The government is sponsoring a number of pilot projects in an effort to move its civil and family courts into the internet age, a move which will eventually allow people to make civil claims using PCs and digital TV.
The Lord Chancellor's Department outlined its proposal for bringing a variety of court services online in a consultation paper "Modernising the Civil Courts," the government said in a statement on Monday.
Some of the proposals include "Virtual court" which will allow people to file small claims using email, the internet and digital TV; providing 24 hour access to court and legal information online (for example, providing video links to a Citizen's Advice Bureau) and bringing technological conveniences to the judiciary in the form of electronic case filings, electronic presentation of evidence, digital audio recording, video conferencing as well as providing in-court computers for the immediate access to court files and email, the Lord Chancellor's Department said.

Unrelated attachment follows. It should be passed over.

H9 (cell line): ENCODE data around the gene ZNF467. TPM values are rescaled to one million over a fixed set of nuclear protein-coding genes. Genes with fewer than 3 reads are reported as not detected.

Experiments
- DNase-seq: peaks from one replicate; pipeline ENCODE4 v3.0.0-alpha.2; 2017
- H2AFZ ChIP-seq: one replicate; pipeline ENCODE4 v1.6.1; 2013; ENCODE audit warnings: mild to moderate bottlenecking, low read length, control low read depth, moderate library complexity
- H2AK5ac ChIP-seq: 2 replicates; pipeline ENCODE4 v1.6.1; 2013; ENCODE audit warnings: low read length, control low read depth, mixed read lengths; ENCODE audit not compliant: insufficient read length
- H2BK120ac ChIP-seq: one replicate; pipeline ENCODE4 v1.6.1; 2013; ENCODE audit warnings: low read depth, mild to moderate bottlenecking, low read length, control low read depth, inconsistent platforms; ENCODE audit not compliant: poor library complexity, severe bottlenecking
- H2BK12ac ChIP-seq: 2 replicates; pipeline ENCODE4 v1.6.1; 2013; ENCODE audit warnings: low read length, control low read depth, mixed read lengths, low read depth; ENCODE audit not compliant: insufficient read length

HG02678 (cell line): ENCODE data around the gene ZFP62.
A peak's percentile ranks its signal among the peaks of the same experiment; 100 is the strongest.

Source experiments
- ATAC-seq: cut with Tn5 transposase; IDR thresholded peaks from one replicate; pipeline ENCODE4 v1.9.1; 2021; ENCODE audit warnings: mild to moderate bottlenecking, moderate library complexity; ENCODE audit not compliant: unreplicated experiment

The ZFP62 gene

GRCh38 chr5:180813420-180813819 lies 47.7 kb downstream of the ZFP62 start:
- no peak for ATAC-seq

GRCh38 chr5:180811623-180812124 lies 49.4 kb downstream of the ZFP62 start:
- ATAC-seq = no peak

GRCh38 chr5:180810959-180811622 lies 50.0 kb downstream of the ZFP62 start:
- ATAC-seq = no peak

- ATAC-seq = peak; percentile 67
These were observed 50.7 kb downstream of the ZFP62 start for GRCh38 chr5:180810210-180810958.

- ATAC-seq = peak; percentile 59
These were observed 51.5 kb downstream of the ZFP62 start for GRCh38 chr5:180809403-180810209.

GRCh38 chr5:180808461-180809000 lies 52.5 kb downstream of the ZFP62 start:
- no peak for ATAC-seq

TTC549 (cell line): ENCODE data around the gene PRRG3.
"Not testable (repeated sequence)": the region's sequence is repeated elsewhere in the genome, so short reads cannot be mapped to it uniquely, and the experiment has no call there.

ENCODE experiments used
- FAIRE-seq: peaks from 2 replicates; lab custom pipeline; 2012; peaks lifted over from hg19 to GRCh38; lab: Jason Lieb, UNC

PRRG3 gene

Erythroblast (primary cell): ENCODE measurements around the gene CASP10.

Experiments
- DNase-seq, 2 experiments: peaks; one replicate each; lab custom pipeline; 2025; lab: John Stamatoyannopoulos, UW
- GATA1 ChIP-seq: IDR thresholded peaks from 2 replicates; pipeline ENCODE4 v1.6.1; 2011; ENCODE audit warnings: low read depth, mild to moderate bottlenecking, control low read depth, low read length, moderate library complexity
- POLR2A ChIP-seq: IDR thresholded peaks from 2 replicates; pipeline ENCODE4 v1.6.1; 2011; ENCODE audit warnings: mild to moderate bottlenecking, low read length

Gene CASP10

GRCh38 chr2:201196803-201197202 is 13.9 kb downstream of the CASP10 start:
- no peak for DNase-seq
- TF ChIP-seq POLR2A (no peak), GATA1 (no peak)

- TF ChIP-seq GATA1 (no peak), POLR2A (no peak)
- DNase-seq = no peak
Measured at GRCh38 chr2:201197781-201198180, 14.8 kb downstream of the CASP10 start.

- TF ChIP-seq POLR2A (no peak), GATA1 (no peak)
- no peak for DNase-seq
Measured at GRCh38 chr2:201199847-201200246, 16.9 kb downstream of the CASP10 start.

The internet proposals have already received £43 million in funding, and the government plans to publish its blueprint for enacting the proposals by the third quarter, the Lord Chancellor's Department said. In the meantime, the government is inviting feedback on its pilot programs until 21 April.
A touch screen kiosk service pilot project will be launched "shortly" providing some users in libraries in Shropshire online legal information and court forms as well as video hook-ups to a local Citizens Advice Bureau where they can obtain on-screen legal advice for such matters as how to file a particular form to the court.
Furthermore, in the next financial year beginning 7 April, the government plans to start a pilot project allowing individuals and small businesses to issue small claims and receive judgements and warrants over the internet, the Lord Chancellor's Department said.